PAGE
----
Right Of First Refusal

DEFINITION of 'Right Of First Refusal'

A contractual right of an entity to be given the opportunity to enter into a business transaction with a person or company before anyone else can. Since an entity with the right of first refusal has the right, but not the obligation, to enter into a transaction that generally involves an asset, it is akin to a having a call option on the asset. If the entity with the right of first refusal declines to enter into a transaction, the owner of the asset is free to open the bidding up to other interested parties.



BREAKING DOWN 'Right Of First Refusal'

A right of first refusal is usually negotiated by a party when it wants to see how a business will turn out. The party may therefore prefer to hold the option to get involved at a later point, rather than make the outlay and commitment upfront.




In the business world, rights of first refusal are commonly seen in joint venture situations. The partners in a joint venture generally possess the right of first refusal on buying out the stakes held by other partners, should the latter wish to leave the joint venture.




Rights of first refusal are a common feature in many other areas, from real estate to sports and entertainment. For example, a publishing house may ask for the right of first refusal on future books by a relatively new author.

RELATED TERMS
  1. Godfather Offer

    An irrefutable takeover offer made to a target company by an ...
  2. Rights

    A security giving stockholders entitlement to purchase new shares ...
  3. Tender Offer

    An offer to purchase some or all of shareholders' shares in a ...
  4. Offer In Compromise

    A program offered by the IRS to taxpayers who are unable to pay ...
  5. Open Offer

    A secondary market offering that is similar to a rights issue ...
  6. Warrant

    A derivative that confers the right, but not the obligation, ...
Related Articles
  1. Home & Auto

    How You Make Money In Real Estate

    If you're interested in the real estate game, make sure you know what factors will affect whether you make money or not.
  2. Fundamental Analysis

    Spotting Creative Accounting On The Balance Sheet

    Companies have ways of manipulating their balance sheets that investors should be aware of.
  3. Professionals

    Acquire A Career In Mergers

    This exciting sector demands a lot from its advisors. Are you up for it?
  4. Options & Futures

    4 Equity Derivatives And How They Work

    Equity derivatives offer retail investors opportunities to benefit from an underlying security without owning the security itself.
  5. Options & Futures

    Five Advantages of Futures Over Options

    Futures have a number of advantages over options such as fixed upfront trading costs, lack of time decay and liquidity.
  6. Term

    What is Pegging?

    Pegging refers to the practice of fixing one country's currency to that of another country. It also describes a practice in which investors avoid purchasing security shares underlying a put option.
  7. Home & Auto

    Understanding Pre-Qualification Vs. Pre-Approval

    Contrary to popular belief, being pre-qualified for a mortgage doesn’t mean you’re pre-approved for a home loan.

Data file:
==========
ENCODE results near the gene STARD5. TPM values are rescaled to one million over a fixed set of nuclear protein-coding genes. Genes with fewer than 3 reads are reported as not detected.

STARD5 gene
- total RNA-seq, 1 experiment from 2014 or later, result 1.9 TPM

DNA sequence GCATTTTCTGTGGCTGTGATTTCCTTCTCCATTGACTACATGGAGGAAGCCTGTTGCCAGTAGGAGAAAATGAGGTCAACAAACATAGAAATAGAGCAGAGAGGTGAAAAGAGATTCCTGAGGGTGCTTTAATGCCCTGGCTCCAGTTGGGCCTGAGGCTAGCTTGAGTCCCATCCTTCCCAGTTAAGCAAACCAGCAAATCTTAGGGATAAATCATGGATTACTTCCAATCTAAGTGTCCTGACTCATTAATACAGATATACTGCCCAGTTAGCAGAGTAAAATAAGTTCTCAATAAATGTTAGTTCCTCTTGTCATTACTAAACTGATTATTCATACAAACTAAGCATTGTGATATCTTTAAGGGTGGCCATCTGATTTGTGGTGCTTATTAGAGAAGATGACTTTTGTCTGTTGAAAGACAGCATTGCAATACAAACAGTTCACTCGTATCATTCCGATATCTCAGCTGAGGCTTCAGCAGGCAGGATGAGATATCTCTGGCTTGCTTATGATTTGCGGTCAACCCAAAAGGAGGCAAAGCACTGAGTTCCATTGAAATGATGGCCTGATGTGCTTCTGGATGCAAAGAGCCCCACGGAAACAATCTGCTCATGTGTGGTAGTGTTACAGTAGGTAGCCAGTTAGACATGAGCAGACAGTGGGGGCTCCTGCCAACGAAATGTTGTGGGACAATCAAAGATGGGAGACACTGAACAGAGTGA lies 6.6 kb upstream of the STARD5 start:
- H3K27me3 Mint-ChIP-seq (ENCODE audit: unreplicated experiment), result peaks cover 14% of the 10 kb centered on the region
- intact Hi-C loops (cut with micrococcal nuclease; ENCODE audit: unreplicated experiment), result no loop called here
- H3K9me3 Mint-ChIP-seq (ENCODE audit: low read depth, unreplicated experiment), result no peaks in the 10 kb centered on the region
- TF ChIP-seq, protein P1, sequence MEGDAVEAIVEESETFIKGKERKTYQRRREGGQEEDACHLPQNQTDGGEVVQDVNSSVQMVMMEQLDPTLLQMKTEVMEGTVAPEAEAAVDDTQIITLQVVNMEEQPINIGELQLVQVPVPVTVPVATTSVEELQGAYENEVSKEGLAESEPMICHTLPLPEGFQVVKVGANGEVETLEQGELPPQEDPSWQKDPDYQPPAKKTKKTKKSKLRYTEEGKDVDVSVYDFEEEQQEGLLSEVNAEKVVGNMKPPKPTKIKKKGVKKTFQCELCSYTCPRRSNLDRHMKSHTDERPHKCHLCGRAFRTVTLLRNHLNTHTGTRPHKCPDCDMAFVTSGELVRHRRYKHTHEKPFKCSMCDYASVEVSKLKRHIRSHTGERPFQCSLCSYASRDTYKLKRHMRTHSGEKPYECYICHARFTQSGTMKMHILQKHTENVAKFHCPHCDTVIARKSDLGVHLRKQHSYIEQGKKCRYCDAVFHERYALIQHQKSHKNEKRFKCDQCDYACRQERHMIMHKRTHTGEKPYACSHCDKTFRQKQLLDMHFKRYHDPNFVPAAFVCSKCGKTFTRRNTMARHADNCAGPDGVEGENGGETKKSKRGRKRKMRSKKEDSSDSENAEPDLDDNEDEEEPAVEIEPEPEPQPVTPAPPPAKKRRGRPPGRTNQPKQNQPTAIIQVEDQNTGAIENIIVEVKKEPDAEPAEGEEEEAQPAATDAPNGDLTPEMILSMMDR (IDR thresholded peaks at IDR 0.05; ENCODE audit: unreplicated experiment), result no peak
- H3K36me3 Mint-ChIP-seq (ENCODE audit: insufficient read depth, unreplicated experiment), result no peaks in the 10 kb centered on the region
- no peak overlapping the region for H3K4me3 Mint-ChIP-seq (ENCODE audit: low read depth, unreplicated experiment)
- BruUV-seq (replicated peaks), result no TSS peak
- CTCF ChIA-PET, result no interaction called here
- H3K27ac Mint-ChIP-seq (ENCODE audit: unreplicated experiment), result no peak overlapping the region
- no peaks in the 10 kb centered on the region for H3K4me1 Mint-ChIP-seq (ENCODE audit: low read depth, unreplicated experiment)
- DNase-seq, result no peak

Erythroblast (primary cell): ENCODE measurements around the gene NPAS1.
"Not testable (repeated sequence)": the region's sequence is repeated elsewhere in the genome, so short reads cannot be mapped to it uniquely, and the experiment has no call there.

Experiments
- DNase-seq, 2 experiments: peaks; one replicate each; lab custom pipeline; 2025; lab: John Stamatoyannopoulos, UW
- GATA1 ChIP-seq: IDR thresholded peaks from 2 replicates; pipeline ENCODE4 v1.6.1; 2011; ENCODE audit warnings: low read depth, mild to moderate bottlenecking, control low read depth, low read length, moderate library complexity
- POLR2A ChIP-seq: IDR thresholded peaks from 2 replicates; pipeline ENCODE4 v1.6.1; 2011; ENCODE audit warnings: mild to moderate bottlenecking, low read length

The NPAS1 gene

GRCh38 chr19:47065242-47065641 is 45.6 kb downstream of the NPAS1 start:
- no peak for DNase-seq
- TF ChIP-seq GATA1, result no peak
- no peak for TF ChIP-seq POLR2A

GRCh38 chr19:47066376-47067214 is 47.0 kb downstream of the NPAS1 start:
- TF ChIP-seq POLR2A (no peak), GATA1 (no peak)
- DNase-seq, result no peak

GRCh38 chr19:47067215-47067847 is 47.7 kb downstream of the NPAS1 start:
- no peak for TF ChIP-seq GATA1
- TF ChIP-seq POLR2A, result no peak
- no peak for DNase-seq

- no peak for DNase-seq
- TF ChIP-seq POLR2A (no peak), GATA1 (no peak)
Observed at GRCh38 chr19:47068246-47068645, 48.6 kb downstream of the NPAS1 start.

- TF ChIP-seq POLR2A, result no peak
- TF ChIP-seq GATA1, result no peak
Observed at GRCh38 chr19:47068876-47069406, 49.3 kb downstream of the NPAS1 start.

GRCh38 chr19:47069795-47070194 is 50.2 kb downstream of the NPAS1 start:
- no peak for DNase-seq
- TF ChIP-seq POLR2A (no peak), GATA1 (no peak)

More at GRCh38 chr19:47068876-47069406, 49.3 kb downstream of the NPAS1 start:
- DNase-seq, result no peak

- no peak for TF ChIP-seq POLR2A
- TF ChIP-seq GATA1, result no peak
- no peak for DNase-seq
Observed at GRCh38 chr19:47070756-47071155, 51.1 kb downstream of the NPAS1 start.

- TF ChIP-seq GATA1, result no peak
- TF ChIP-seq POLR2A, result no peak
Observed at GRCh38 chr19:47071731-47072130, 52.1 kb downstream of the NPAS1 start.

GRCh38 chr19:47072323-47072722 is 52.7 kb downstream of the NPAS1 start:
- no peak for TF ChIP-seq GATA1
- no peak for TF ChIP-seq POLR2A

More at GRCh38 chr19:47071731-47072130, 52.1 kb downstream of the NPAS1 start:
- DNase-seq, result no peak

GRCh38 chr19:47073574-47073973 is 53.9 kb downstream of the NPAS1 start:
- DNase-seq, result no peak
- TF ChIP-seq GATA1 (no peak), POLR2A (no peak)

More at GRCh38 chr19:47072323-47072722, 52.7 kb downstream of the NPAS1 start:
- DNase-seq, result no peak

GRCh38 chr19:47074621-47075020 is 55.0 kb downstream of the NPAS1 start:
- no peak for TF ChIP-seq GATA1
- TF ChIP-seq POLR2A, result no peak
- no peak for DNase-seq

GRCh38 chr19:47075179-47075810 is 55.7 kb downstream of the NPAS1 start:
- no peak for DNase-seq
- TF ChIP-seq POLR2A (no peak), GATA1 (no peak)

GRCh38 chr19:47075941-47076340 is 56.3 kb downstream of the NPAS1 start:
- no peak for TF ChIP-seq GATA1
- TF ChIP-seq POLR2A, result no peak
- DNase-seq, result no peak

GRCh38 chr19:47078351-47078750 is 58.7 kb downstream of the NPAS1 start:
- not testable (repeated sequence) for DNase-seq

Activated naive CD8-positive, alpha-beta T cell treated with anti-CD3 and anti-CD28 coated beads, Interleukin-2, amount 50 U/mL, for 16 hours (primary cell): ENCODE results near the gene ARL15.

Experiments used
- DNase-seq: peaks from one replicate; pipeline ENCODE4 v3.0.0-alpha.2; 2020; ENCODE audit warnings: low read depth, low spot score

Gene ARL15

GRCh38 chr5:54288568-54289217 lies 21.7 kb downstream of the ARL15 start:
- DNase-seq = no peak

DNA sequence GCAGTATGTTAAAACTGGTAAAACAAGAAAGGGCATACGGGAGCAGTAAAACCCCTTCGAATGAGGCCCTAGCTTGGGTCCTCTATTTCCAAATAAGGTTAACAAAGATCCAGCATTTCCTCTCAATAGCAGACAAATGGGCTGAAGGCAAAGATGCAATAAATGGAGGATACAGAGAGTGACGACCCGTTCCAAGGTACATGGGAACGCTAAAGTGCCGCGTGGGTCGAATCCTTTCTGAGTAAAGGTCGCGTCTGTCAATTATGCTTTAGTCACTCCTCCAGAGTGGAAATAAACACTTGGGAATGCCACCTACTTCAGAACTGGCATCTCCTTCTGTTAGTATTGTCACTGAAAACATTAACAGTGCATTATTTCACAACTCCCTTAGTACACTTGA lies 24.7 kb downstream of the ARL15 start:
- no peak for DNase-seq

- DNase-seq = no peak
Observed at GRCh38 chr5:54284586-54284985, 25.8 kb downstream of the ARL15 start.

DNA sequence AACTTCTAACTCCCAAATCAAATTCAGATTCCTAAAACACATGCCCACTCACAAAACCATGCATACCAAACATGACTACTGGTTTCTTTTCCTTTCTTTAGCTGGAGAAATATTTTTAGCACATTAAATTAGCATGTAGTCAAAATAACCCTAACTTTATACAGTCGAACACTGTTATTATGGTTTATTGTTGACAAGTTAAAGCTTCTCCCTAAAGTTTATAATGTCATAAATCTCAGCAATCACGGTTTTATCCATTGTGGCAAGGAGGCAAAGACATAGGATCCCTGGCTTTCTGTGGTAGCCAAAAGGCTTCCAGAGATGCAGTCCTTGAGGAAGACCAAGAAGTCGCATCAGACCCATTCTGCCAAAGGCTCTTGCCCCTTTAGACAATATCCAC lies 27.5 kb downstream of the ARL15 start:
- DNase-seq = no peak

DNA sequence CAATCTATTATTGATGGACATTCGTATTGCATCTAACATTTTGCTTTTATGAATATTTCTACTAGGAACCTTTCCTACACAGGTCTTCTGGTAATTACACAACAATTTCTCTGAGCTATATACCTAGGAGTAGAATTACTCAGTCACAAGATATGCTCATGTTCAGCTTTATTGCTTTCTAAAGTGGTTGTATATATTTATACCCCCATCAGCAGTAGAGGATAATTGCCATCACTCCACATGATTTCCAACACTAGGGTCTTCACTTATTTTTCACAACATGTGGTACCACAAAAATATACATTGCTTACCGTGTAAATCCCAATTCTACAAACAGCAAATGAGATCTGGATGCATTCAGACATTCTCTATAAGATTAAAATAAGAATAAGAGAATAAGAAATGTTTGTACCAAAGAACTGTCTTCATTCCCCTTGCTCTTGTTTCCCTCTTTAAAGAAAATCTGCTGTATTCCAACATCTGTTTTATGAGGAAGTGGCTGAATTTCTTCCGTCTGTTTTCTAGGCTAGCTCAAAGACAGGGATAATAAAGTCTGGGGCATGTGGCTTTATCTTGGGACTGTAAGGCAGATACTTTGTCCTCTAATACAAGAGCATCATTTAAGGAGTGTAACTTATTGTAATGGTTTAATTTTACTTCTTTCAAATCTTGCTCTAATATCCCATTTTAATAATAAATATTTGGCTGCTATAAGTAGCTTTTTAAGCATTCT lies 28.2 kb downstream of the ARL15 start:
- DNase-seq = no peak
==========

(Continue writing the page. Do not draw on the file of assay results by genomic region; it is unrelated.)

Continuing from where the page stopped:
8. Investing Basics

    An Introduction To Structured Products

    Structured products take a traditional security and replace its usual payment features with a non-traditional payoff.
  9. Options & Futures

    Contango Versus Normal Backwardation

    It’s important for both hedgers and speculators to know whether the commodity futures markets are in contango or normal backwardation.
  10. Investing Basics

    What Does Contango Mean?

    Contango​ is when the futures price of a commodity is higher than the expected future spot price.
RELATED FAQS
  1. What is a derivative?

    A derivative is a contract between two or more parties whose value is based on an agreed-upon underlying financial asset, ... Read Full Answer >>
  2. What is after-hours trading? Am I able to trade at this time?

    After-hours trading (AHT) refers to the buying and selling of securities on major exchanges outside of specified regular ... Read Full Answer >>
  3. How do hedge funds use equity options?

    With the growth in the size and number of hedge funds over the past decade, the interest in how these funds go about generating ... Read Full Answer >>
  4. Can mutual funds invest in options and futures? (RYMBX, GATEX)

    Mutual funds invest in not only stocks and fixed-income securities but also options and futures. There exists a separate ... Read Full Answer >>
  5. How does a forward contract differ from a call option? (AAPL)

    Forward contracts and call options are different financial instruments that allow two parties to purchase or sell assets ... Read Full Answer >>
  6. How can an investor profit from a fall in the utilities sector?

    The utilities sector exhibits a high degree of stability compared to the broader market. This makes it best-suited for buy-and-hold ... Read Full Answer >>
Hot Definitions
  1. Discouraged Worker

    A person who is eligible for employment and is able to work, but is currently unemployed and has not attempted to find employment ...
  2. Ponzimonium

    After Bernard Madoff's $65 billion Ponzi scheme was revealed, many new (smaller-scale) Ponzi schemers became exposed. Ponzimonium ...
  3. Quarterly Earnings Report

    A quarterly filing made by public companies to report their performance. Included in earnings reports are items such as net ...
  4. Dark Pool Liquidity

    The trading volume created by institutional orders that are unavailable to the public. The bulk of dark pool liquidity is ...
  5. Godfather Offer

    An irrefutable takeover offer made to a target company by an acquiring company. Typically, the acquisition price's premium ...
Trading Center